Osteoporosis refers to bone mineral density that is below normal peak bone density (-2.5 or lower on your DXA reading).
If you have osteoporosis, it means that you have to act quick and make changes to your diet to help increase your bone density. But the good news is you can make certain lifestyle choices that can combat and turn it around.
One way is to focus on an osteoporosis diet plan.
As you know, your diet plays a major role in the health of your bones. Providing your bones with the vitamins and minerals needed to maintain normal bone health and bone strength is crucial to combatting reduced bone mineral density.
Top Essential Bone-Building Vitamins and Minerals
Calcium is arguably the most important nutrient in your body. As the most abundant mineral, it has several important functions. Therefore, there are many calcium health benefits. More than 99% of your calcium is stored in your bones and teeth where it supports their structure and is ready to be called into action for many other critical functions.
The top sources of calcium are milk, cheeses, yogurt, canned sardines and salmon with bones in them, sesame seeds and kale.
Did you know that as many as 80% of Americans are magnesium deficient! Deficiency of this mineral affects bone growth, osteoblastic and osteoclastic activity, osteoporosis, bone fragility, and alter calcium metabolism.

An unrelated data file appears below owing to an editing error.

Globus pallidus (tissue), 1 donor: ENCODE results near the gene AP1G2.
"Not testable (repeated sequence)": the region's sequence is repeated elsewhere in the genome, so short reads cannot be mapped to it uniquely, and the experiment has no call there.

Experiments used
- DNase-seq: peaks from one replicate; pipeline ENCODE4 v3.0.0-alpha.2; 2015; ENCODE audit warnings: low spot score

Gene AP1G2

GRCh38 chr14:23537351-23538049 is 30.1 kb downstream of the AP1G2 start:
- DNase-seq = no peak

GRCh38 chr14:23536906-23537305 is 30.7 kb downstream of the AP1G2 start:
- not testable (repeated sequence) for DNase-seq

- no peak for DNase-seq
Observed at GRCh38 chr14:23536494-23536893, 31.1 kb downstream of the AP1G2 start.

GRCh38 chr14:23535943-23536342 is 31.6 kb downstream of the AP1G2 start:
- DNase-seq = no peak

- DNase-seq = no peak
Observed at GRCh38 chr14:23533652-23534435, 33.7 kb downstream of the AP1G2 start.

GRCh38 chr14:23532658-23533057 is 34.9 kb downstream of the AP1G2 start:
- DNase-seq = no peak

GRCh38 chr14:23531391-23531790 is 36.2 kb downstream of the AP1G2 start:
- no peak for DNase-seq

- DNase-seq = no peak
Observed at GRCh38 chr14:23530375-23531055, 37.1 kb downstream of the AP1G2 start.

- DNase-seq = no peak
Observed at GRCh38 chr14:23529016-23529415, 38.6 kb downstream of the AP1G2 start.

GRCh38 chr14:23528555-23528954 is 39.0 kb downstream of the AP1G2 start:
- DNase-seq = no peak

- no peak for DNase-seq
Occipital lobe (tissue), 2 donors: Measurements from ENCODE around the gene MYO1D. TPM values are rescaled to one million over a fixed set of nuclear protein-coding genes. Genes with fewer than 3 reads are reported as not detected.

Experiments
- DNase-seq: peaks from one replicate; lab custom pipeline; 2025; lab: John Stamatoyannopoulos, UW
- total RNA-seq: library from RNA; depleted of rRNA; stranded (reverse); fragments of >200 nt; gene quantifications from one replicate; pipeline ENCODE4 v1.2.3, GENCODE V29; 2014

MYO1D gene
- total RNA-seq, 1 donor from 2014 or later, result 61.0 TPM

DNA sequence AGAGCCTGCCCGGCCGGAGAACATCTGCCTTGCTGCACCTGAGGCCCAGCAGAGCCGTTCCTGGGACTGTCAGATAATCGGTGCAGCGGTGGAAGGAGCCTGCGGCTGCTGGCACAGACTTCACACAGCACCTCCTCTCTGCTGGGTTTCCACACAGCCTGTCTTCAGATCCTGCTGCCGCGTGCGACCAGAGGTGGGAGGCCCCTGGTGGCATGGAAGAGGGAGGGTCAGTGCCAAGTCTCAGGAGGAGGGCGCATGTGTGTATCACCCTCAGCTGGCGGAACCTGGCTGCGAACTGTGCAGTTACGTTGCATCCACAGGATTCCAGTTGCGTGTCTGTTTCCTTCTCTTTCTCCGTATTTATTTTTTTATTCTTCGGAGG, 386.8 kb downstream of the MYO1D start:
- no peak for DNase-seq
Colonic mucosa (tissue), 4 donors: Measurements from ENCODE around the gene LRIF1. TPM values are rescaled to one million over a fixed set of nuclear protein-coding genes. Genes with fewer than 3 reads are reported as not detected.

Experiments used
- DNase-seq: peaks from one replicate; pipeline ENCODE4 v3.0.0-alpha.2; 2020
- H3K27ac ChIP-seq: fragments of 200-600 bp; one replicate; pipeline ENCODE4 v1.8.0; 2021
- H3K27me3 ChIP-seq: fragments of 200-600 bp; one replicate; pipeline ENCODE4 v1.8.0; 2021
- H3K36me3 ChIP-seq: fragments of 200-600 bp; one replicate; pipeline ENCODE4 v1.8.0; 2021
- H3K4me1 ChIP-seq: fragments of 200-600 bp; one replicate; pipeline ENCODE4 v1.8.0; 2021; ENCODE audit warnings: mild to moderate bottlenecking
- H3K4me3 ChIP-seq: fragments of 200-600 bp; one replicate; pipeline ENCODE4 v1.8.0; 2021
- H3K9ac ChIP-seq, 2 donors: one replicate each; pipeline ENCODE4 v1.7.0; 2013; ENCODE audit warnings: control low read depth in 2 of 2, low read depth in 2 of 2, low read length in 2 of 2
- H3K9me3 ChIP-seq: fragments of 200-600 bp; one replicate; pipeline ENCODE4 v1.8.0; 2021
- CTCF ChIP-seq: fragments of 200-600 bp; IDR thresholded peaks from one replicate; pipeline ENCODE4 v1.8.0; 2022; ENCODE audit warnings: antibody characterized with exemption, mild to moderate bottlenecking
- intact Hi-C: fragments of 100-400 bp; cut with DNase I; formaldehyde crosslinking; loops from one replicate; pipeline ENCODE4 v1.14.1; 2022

Top sources of magnesium are sesame seeds, almonds, dark chocolate and black beans.
Ever hear of headlines in the news talking about calcium increasing cardiovascular risk? That’s because those studies did NOT have participants taking vitamin K2 in addition to calcium. This is crucial because Vitamin K2 cleans calcium deposits from your arteries and deposits it in your bones. On top of directing calcium where it needs to go, Vitamin K2 has been clinically proven to provide extraordinary benefits for bone health and cardiovascular health.
The top source of vitamin K2 comes from natto, which is a fermented soybean traditional to Japanese food. This is one of the most significant dietary sources of vitamin K2 so in case you are not a fan of the taste (most people aren’t) supplementing with K2 is the way to go.
Osteoporosis is most often associated with inadequate calcium intake. However, a deficiency of vitamin D also contributes to osteoporosis by reducing calcium absorption.
The best natural source of vitamin D3 is sunlight. While this isn’t considered a part of your ‘diet’ per se, it’s still something you should be getting regularly. If you are unable to get the sun all year round, an alternative to natural sunlight is to supplement with vitamin D3.
Omega 3 Fatty Acids
Omega 3 fatty acids in the forms of EPA and DHA are crucial for bone health. The reason is they play a major role in reducing inflammation. Lara Pizzorno, author of “Your Bones” explains that “anything that causes inflammation activates osteoclasts, the specialized cells that break down bone. Inflammatory signals tell these bone removal cells it’s time to get to work.”
The top sources of omega 3 fatty acids are – cold water, fatty fish like salmon, mackerel, sardines and fish oil.
In addition to following an osteoporosis diet plan with the above foods, it’s also important to start incorporating regular weight-bearing exercise into your routine.